Two dams with attached pups on entry were seropositive to NiV antibody (Table 3). The titre of one of the dams (no. 34) maintained at 64 (within twofold fluctuation, 32 and 128) for 32 weeks before the antibody titre increased to 128 and remained at that level for 5 weeks. Another dam (no. 14) with an attached pup (no. 23) at entry was also pregnant, and had an antibody titre of 8 on entry. The antibody titre gradually increased from 8 to 64 within 11 weeks during nursing and pregnancy. After giving birth to pup no. 42, the antibody titre of the dam waned from 64 to 8 within 12 weeks. Another dam (no. 31) that gave birth during the study was also seropositive to NiV antibody. The titre remained at level 128 with twofold fluctuations during pregnancy, nursing and dry period.
P, Pup attached to dam at entry point; N, newborn pup; D, dam.
SNT titre: <4, negative; 4, doubtful; 8–32 , low positive; ⩾64, high positive.
* Birth; † animal died.
Serostatus of pups attached to their dams on entry and pups born in captivity
We estimated two pups enrolled at the beginning of the study to be aged 4–6 months. All pups born or attached (n=4) to seropositive dams tested positive for NiV antibody (Table 3). Generally, the pups' antibody titres to NiV correlated with their dams (Kendall's tau-b test at P=0·05). However, as the samples size is small, interpretation of this result should be made with caution. The pups maintained low antibody titres ranging between 8 and 32. The titres persisted up to 35 weeks after entry into the study. The antibody titres of all pups that later became juvenile (n=2) dropped to negative (<4) between November and March, when they were estimated to be aged 9–14 months (Table 3). The antibody titres of newborns (n=2) ranged from 16 to 128 and persisted for 12–16 weeks before declining to a titre of 8, after which both pups died (pup ID nos. 27, 42). Necropsies were not performed on these pups.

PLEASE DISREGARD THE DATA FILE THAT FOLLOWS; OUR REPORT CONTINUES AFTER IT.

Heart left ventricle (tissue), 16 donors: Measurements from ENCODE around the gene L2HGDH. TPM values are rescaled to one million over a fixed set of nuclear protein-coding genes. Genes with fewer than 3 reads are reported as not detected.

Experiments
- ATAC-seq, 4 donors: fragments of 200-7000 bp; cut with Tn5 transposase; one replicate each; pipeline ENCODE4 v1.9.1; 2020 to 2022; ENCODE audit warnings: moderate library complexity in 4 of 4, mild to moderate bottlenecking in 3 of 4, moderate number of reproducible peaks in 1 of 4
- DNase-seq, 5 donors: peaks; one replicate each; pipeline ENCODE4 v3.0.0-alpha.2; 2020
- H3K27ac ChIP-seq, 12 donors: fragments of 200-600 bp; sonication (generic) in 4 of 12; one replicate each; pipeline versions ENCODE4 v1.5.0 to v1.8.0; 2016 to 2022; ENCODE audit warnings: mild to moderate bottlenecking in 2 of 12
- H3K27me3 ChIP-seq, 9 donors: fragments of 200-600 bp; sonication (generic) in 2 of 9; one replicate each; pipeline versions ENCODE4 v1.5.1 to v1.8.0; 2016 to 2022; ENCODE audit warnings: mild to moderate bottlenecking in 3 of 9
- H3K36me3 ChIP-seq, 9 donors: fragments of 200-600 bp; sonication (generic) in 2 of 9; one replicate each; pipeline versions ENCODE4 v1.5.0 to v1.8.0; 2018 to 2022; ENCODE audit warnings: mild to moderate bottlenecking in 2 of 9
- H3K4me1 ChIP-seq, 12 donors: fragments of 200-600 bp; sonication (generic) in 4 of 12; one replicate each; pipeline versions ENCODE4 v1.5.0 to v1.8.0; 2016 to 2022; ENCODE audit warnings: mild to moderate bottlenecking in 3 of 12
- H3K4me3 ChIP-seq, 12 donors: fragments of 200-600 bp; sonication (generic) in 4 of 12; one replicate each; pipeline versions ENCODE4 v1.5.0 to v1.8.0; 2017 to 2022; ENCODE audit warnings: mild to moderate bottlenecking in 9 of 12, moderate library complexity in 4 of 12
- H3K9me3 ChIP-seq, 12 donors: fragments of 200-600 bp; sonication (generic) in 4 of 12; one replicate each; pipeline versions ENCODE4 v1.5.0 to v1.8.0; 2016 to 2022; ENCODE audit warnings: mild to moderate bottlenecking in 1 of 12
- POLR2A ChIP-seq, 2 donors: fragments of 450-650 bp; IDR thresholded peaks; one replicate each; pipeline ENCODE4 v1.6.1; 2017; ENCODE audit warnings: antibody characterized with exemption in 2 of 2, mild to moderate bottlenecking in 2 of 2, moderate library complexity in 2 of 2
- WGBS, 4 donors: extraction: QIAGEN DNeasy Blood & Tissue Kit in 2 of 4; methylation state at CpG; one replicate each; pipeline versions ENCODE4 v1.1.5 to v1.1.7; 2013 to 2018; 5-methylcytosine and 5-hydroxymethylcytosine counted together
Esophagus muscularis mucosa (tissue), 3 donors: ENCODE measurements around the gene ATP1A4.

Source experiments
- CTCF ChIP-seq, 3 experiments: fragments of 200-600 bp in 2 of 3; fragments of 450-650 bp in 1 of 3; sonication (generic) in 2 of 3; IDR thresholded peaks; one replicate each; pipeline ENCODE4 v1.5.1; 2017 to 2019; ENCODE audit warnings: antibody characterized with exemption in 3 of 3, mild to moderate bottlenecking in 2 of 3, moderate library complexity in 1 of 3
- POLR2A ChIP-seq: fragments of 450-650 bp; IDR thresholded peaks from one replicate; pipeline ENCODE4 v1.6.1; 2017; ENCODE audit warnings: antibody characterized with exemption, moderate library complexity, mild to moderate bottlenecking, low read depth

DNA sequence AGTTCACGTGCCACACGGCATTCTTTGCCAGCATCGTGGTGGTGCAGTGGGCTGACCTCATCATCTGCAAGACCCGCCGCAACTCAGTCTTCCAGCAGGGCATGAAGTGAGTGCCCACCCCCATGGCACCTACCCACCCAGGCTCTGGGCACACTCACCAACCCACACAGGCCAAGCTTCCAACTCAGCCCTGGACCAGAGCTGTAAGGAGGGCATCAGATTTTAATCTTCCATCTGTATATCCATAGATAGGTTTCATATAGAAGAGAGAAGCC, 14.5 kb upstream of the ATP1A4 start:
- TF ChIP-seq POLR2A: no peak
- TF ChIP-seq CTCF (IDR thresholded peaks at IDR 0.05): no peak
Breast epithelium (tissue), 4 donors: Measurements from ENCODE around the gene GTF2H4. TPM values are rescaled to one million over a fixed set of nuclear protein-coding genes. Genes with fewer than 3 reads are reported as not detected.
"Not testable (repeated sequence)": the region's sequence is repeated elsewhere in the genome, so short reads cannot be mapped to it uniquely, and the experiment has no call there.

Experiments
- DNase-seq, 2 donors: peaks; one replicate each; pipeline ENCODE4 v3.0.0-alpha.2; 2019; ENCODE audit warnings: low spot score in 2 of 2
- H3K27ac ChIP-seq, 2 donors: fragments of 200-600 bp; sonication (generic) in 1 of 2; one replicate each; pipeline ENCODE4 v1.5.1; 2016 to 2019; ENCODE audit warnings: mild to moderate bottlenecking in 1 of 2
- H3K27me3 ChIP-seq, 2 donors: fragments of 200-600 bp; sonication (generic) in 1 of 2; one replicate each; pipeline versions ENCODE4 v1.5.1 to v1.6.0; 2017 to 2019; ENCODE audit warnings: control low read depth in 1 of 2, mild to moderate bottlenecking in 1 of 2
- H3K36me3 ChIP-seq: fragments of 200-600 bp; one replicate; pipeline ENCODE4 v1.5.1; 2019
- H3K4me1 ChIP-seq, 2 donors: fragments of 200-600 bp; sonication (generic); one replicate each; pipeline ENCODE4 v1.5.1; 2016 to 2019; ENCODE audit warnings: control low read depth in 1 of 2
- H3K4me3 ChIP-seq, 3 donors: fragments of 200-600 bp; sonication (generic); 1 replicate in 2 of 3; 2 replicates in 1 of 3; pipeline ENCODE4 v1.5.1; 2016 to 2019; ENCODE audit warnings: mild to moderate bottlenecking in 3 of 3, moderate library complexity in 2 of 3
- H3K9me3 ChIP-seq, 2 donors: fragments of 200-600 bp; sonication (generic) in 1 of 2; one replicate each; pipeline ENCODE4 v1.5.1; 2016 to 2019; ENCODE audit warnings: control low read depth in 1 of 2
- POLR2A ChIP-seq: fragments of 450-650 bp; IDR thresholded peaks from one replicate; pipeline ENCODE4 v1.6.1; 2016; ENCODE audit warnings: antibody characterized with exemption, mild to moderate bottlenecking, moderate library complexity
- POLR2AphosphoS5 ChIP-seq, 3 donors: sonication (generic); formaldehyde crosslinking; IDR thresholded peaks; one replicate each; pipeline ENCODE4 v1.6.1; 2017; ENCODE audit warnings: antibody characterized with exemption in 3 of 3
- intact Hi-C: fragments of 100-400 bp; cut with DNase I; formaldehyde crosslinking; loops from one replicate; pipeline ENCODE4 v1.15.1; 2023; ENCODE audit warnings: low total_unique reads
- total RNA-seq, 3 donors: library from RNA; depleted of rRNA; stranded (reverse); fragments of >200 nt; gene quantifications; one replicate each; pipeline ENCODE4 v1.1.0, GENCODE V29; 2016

Virus isolation and detection
We collected 816 specimens (272 blood samples, 272 throat swabs and 272 uro-genital swabs or urine samples) for analysis during the study period. Isolation was attempted from all samples, but NiV was isolated only from one urine sample, taken on 25 May 2005 from an adult female bat (no. 24). The virus titre in the original sample was ~101 TCID50/ml urine. Foci of NiV-like CPE was detected at day 3 post-inoculation in Vero and RK cells. The presence of NiV in the sample was confirmed by RT–PCR; however, virus was not detected from the samples of throat and blood taken on the same sampling day from the same bat. Molecular characterization and phylogenetic analysis demonstrated that this isolate is divergent from the NiV isolated from humans, pigs, and P. hypomelanus in Malaysia and more closely related to NiV reported from P. lylei in Cambodia. Details of the characterization and phylogenetic analysis are discussed elsewhere [Reference Sohayati22].